And To What Purpose?

The life of Troy Davis is over. People took to the streets in vast numbers to protest his execution to no avail. I knew the man’s story before I even knew his name. I’ve heard it so many times I can repeat it by rote. First and foremost, I knew he was a high school drop out. How did I know this? Because every criminal I’ve ever met was a high school drop out. Because the majority of black males are high school drop outs. Let me say that again–the majority of black males–52%–are high school drop outs. 

I don’t understand how we can take to the streets in vast numbers to protest over the life of one man while leaving countless others to die. Let me be clear: When we allow a sizable percentage of our population to go uneducated we have metaphorically sentenced them to Death Row. Not only that, many of them will  go on to victimize others. And make no mistake about it, a very high percentage of high school drop outs become criminals. More than anything on earth I wish I possessed a magic wand that would prevent young people from dropping out of school. Unfortunately, I don’t possess that super power. Fortunately, rectifying this doesn’t require magic, it just takes a lot of hard work.

In a few years nobody will remember Troy Davis’s name. Right now he’s the flavor of the moment, then we go on to the next Big Deal. It’s the nature of the beast, we are so inundated with information these days nothing stays on our mind for very long. Some have stated that they’ll work to change the justice system. That’s all well and good, but to my mind that’s addressing the wrong end of the horse. More than anything it is crucial that we work to halt the tide that funnels these young people into the justice system in the first place. I can take you to any elementary school in America and show you the kids at risk of dropping out (or being pushed out). I read somewhere that black boys are lost at about the third grade. (Frankly white boys aren’t doing that great either, but that’s for another day.) If we exerted even half the energy that’s been devoted to saving this one man’s life to saving our young people from the living death of being a high school drop out there would be no fodder for an unfair justice system.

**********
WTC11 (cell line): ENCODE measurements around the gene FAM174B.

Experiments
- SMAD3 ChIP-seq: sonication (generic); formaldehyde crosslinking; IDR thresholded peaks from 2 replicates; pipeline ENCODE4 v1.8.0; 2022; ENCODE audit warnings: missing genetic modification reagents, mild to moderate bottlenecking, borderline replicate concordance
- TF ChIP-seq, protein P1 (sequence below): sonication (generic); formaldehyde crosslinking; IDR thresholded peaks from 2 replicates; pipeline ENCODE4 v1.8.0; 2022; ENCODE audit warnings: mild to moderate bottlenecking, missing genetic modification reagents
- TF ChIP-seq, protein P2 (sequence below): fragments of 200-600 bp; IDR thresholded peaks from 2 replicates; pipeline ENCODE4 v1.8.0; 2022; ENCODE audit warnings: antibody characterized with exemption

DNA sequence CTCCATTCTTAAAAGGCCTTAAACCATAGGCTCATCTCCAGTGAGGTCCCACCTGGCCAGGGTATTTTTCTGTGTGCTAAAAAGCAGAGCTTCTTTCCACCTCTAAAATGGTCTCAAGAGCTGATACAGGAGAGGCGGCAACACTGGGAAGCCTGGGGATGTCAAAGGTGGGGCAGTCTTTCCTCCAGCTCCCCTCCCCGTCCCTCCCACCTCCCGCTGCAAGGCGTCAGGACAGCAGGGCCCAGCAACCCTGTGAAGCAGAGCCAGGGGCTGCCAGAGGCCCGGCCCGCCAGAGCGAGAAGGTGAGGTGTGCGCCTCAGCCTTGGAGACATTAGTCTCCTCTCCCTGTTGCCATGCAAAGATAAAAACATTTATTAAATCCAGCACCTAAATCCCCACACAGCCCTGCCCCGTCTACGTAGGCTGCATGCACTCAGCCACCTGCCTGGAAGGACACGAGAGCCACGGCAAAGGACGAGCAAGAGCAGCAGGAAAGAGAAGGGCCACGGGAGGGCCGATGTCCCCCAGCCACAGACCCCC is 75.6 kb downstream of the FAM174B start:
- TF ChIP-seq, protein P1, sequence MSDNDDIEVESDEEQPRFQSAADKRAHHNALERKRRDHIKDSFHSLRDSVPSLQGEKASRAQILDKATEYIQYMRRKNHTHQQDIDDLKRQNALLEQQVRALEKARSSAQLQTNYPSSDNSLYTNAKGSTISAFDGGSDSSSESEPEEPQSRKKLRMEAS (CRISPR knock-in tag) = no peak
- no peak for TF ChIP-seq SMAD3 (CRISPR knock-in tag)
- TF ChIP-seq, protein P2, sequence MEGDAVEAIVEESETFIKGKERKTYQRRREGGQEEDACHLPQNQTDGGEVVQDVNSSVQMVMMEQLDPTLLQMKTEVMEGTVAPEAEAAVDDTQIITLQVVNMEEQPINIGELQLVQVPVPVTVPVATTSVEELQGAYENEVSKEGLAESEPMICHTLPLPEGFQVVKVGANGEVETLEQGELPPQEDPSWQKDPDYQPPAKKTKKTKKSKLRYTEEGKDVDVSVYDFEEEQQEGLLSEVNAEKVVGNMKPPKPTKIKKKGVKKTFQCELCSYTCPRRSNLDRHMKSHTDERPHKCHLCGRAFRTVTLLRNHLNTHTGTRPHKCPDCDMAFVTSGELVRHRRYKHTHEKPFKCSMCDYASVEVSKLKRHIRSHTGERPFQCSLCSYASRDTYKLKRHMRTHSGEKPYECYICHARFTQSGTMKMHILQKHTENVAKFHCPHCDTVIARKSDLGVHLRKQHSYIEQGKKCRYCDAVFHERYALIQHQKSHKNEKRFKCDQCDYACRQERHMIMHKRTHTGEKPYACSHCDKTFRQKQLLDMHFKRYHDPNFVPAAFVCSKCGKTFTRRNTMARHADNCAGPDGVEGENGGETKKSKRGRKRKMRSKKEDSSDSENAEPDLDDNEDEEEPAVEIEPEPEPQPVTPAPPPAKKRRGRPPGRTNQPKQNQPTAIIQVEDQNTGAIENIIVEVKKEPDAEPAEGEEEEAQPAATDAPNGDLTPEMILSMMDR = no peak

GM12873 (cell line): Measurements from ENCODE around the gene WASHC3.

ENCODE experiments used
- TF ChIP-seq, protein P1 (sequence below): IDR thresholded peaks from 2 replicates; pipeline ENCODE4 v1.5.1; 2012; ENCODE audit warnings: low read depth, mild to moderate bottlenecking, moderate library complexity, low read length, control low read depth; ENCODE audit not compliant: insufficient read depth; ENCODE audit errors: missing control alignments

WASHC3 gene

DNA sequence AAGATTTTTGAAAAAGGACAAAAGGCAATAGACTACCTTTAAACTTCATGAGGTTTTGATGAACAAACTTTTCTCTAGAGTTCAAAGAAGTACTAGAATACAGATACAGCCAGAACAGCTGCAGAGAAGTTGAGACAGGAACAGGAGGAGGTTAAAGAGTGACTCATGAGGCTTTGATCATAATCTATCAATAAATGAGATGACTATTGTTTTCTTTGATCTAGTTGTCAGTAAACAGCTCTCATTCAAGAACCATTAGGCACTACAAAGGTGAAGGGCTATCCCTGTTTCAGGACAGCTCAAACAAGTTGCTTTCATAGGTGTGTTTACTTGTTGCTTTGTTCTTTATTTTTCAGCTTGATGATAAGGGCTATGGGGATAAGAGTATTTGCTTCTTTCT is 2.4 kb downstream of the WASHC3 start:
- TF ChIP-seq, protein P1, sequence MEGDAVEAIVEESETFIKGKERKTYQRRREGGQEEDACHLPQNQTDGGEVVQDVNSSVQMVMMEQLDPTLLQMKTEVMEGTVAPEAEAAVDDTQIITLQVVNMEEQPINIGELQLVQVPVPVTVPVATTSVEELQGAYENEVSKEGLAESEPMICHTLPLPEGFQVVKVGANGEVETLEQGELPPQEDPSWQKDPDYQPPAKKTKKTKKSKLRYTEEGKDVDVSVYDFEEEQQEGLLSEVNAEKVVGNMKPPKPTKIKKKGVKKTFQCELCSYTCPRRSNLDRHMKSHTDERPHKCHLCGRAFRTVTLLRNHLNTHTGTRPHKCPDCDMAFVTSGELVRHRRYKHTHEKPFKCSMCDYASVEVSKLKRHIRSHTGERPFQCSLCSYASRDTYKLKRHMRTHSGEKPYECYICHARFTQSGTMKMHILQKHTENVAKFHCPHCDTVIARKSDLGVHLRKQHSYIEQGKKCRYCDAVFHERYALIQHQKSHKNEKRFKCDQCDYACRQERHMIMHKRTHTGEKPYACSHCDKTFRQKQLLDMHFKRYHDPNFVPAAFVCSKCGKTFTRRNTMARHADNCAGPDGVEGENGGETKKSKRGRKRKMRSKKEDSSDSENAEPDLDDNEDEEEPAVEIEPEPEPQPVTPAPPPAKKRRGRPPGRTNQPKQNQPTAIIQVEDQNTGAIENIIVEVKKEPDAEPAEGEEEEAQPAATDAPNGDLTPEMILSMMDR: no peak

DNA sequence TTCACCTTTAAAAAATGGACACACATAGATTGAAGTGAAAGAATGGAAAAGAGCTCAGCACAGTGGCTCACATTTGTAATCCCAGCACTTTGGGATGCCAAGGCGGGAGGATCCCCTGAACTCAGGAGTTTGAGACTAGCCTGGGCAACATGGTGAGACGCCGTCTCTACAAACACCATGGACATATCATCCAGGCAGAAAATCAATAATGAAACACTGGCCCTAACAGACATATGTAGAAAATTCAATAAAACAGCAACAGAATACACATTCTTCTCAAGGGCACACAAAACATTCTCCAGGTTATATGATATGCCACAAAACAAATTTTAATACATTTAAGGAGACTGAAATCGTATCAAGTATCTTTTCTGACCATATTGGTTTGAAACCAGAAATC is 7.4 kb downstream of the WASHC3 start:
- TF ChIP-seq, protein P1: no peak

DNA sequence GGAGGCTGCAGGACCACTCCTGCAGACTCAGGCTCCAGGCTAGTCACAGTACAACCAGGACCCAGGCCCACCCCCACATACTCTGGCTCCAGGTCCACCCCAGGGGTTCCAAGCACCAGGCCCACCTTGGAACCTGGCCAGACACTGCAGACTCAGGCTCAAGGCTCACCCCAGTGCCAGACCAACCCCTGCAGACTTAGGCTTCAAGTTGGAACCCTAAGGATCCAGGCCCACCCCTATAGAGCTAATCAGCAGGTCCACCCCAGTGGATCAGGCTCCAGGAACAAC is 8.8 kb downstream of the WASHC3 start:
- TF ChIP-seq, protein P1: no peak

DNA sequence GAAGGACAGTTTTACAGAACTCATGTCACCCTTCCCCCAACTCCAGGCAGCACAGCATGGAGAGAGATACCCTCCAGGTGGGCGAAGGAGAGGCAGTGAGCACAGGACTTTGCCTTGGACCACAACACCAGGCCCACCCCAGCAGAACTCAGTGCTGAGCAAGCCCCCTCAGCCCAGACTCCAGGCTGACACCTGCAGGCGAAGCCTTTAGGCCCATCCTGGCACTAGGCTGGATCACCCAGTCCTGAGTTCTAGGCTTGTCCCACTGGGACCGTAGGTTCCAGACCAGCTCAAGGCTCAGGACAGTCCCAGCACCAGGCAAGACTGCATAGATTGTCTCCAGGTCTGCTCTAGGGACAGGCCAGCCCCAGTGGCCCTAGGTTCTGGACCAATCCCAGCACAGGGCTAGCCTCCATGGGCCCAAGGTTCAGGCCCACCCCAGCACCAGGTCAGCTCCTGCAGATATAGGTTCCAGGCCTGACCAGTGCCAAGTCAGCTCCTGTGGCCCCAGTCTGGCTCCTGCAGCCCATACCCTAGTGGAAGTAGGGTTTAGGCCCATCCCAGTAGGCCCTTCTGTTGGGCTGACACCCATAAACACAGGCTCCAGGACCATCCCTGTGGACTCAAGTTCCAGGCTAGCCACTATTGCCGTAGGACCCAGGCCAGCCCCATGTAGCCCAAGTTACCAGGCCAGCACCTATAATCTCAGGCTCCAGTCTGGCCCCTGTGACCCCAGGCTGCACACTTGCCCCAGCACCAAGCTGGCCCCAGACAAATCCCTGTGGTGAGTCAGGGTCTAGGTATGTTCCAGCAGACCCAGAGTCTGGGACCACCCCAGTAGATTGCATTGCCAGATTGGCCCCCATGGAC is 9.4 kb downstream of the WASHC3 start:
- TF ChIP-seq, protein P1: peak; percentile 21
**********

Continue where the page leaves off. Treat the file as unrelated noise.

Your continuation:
This is a call to address something that is real and doable–our education system. Systemic change is needed all across this country. Whether you have children or not you need to be talking to the schools about what they’re doing about the drop out issue. Don’t let them palm you off with a bunch of jargon and nonsense, hold them accountable for the drop out rate. Become a tutor or a mentor, not of high schoolers, by then it’s too late, but of middle school and elementary schoolers. Commit to sticking around long term. How many of you are involved in literacy programs? Look to your churches, we give them billions of dollars each year, what are they doing with that money besides enriching their pastor’s pocket? This is not a case where taking care of your own child is sufficient. Instead of wearing “I Am Troy Davis” t-shirts, I want to see masses of people wearing “I Am NOT Troy Davis” t-shirts while they work diligently to make that a fact in their own communities. That is the only way to give his death a purpose and meaning.